Speciesism, broadly understood as the view that species membership is a morally relevant property, has been a central topic of debate within animal ethics for around 50 years. However, in all this time, animal ethicists have paid relatively scant attention to the nature of species membership itself. This seems potentially regrettable, since species membership's precise nature is presumably highly pertinent to the question of its exact moral relevance. Here, I advocate for a ‘species-focused’ approach to assessing speciesism, arguing that, in (...)
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  42.  6
    Reading certainty: exegesis and epistemology on the threshold of modernity: Essays honoring the scholarship of Susan E. Schreiner.Ralph Keen, Elizabeth Palmer & Daniel Owings (eds.) - 2014 - Boston: Brill.
    Reading Certainty offers incisive historical analysis of the foundational questions of the Christian tradition: how are we to read scripture, and how can we know we are saved? This collection of essays honors the work and thought Susan E. Schreiner by exploring the import of these questions across a wide range of time periods. With contributions from renowned scholars and from Schreiner's students from her more than three decades of teaching, each of the contributions highlights the nexus of certainty, perception, (...)
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  43.  8
    Morality as Legislation: Rules and Consequences.Alex Scott Tuckness - 2021 - New York, NY: Cambridge University Press.
    'What would happen if everyone acted that way?' This question is often used in everyday moral assessments, but it has a paradoxical quality: it draws not only on Kantian ideas of a universal moral law but also on consequentialist claims that what is right depends on the outcome. In this book, Alex Tuckness examines how the question came to be seen as paradoxical, tracing its history from the theistic approaches of the seventeenth century to the secular accounts of the (...)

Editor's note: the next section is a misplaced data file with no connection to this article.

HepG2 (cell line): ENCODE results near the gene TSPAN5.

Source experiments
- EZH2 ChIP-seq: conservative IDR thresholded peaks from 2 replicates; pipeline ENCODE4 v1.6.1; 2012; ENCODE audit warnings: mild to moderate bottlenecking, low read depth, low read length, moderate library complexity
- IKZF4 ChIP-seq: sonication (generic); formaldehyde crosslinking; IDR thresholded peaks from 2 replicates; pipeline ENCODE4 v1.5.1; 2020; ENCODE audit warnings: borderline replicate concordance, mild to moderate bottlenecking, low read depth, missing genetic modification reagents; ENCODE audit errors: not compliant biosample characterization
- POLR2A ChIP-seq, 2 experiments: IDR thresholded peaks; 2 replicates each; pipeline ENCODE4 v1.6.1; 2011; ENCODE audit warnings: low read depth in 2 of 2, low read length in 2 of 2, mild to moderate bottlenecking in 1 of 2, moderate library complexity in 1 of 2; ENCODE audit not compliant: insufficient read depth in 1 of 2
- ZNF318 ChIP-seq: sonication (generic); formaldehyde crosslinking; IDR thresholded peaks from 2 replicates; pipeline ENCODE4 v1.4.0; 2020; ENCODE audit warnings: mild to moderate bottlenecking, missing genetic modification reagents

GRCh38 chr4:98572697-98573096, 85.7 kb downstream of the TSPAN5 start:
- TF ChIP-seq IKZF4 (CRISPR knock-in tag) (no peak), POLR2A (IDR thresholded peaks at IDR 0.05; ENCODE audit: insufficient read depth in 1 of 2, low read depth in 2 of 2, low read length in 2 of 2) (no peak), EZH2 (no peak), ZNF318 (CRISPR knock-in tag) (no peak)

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  44.  31
    Conversation and self-sufficiency in Plato.Alex Long - 2013 - Oxford: Oxford University Press.
    A. G. Long presents a new account of the importance of conversation in Plato's philosophy.
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  45.  41
    Correction to: Change the People or Change the Policy? On the Moral Education of Antiracists.Alex Madva, Daniel Kelly & Michael Brownstein - 2023 - Ethical Theory and Moral Practice 26 (2):333-336.
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  46. Empirics. Preserving state-owned enterprises in South Africa : views and insights from business rescue practitioners in the commercial field of action / Brandon Sej Kesieman and Andani Thakhathi ; Exploring the people versus profit paradox : business leadership for equitable and inclusive sustainable development in developing contexts / Gideon L. Storm, Sebastien Desvaux De Marigny and Andani Thakhathi ; Walking South Afric's business ethics talk : how higher education and commercial enterprises can co-create a thriving cohesive society.Alex Antonites & Jameo Calvert - 2022 - In Andani Thakhathi (ed.), Transcendent development: the ethics of universal dignity. Bingley, UK: Emerald Publishing.
     
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  47. Introspection and evidence.Alex Byrne - 2019 - In Maria Lasonen-Aarnio & Clayton Littlejohn (eds.), The Routledge Handbook of the Philosophy of Evidence. Routledge.
  48.  5
    Darwin and the Naked Lady: Discursive Essays on Biology and Art.Alex Comfort - 1961 - Routledge.
    Originally published in 1961. The essays in this volume focus on the awareness of science and art, evolution and Freudian psychology. Besides the chapter on Darwin and Freud, the author discusses criticism, the fantasy element in drama and popular literature, the history of the novel, the motivation of science and the function of erotic art.
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  49. Non-Propositional Intentionality.Alex Gzrankowski & Michelle Montague (eds.) - 2018
  50. Introduction.Alex Priou - 2022 - In Laurence Berns (ed.), Politics, nature, and piety: on the natural basis of political life. Philadelphia: Paul Dry Books.